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Maria Cristina Cinici and Daniela Baglieri

To what extent do large, multinational companies promote local entrepreneurship through knowledge spillovers? How do their appropriation strategies shape entrepreneurial opportunities and nurture business ecosystems? In order to address these research questions, we focus on the interplay between knowledge spillover theory and ecosystem literature and use an evolutionary perspective to look at a specific business ecosystems leader, namely STMicroelectronics, leveraging local resources and innovation capabilities. Specifically, we focus on STMicroelectronics inventors’ network and pay attention on how this global player has adapted and varied its involvement in creating glocal value over time. Data are drawn from a dataset taking into account 1432 STMicroelectronics Catania Site patent applications filled in the period 2000–2009.

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Maria Cristina Cinici and Roger L.M. Dunbar

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Daniela Baglieri, Maria Cristina Cinici and Antonio Crupi

This chapter offers a systematic review of the branch of literature on talent management that intersects studies on innovation. On the grounds of bibliometric analyses and visualization techniques, it displays and discusses the co-citation, the bibliographic coupling, and the direct citation networks around which the talent management literature has evolved over the last ten years. In so doing, it uncovers how talent management literature has been connected and interrelated with the innovation strand. The management of both scientific and creative talents and their impact on innovation are considered and examined as well. The chapter concludes by identifying the knowledge gaps where future research at multiple levels and multiple contexts is needed.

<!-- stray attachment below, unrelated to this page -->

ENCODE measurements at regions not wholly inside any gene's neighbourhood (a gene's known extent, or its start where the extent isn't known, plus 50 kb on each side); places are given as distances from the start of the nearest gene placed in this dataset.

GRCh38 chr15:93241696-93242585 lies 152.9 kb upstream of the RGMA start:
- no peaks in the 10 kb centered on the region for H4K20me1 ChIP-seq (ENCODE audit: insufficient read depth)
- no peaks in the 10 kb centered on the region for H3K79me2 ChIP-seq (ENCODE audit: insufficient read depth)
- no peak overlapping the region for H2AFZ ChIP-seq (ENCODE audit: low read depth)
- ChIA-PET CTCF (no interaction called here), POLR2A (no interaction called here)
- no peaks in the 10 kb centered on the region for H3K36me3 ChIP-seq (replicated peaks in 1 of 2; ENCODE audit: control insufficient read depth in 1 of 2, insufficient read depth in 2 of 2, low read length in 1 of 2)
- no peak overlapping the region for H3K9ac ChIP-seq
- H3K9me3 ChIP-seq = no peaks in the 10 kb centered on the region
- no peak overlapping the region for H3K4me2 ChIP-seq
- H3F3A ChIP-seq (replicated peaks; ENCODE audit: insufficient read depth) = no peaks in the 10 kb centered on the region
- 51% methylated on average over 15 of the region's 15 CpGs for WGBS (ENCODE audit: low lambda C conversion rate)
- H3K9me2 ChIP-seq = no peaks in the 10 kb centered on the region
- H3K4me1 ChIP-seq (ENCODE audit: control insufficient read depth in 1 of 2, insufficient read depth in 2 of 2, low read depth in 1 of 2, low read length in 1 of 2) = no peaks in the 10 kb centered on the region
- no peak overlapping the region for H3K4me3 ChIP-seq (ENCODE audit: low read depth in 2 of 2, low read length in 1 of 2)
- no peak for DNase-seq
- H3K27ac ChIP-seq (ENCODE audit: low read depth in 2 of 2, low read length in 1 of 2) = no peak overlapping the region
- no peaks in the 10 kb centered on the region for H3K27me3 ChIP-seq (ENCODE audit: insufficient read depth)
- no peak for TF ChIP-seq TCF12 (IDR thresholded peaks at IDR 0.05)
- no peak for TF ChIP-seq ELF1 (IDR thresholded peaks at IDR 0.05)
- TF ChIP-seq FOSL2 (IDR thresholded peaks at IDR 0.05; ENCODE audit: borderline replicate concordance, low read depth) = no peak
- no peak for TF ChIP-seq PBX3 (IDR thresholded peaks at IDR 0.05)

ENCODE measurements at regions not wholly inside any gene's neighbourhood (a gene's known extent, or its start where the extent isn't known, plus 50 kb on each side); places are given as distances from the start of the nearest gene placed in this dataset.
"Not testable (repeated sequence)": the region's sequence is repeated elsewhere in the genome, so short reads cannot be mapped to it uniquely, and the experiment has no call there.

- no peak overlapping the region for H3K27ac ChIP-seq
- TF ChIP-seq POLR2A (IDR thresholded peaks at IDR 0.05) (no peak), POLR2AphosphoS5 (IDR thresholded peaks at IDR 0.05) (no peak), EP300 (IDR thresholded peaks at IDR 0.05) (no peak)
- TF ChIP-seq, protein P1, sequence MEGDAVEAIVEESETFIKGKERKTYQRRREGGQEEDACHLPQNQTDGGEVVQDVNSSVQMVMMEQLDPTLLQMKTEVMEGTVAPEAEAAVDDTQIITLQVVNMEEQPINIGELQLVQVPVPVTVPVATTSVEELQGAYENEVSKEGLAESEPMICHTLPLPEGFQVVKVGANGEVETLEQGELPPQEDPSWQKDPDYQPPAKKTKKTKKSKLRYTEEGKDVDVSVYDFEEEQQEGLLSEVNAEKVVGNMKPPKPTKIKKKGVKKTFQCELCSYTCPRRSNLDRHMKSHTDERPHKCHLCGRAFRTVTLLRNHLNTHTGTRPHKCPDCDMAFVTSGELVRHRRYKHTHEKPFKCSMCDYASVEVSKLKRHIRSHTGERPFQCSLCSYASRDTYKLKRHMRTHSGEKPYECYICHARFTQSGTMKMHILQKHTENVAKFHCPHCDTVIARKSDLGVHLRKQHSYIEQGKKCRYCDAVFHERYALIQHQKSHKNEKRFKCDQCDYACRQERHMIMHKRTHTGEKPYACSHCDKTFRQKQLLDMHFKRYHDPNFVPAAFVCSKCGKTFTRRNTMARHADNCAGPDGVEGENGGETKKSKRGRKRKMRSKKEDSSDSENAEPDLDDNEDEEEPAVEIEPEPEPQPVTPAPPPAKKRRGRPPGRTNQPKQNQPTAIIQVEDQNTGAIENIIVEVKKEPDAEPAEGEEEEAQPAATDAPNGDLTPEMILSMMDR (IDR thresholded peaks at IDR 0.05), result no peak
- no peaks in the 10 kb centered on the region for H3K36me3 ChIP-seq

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Maria Cristina Cinici, Valeria Schifilliti and Fabrizio Cesaroni

Drawing from entrepreneurship and innovation perspectives, the object of this chapter is to dig deeper into the longitudinal dynamics that characterize entrepreneurial ecosystems. Previous studies have tended to assume a static approach to the analysis of entrepreneurial ecosystems, largely neglecting both their origins and stimulus as well as the processes that make them vibrant and self-sustaining. For this purpose, we collect evidence from an Italian entrepreneurial ecosystem, which is based in the city of Messina, and deeply analyze key processes, events, and people inspiring its genesis and development. Our findings offer interesting insights into the longitudinal dynamics that characterize entrepreneurial ecosystems to both academic scholars and policy makers.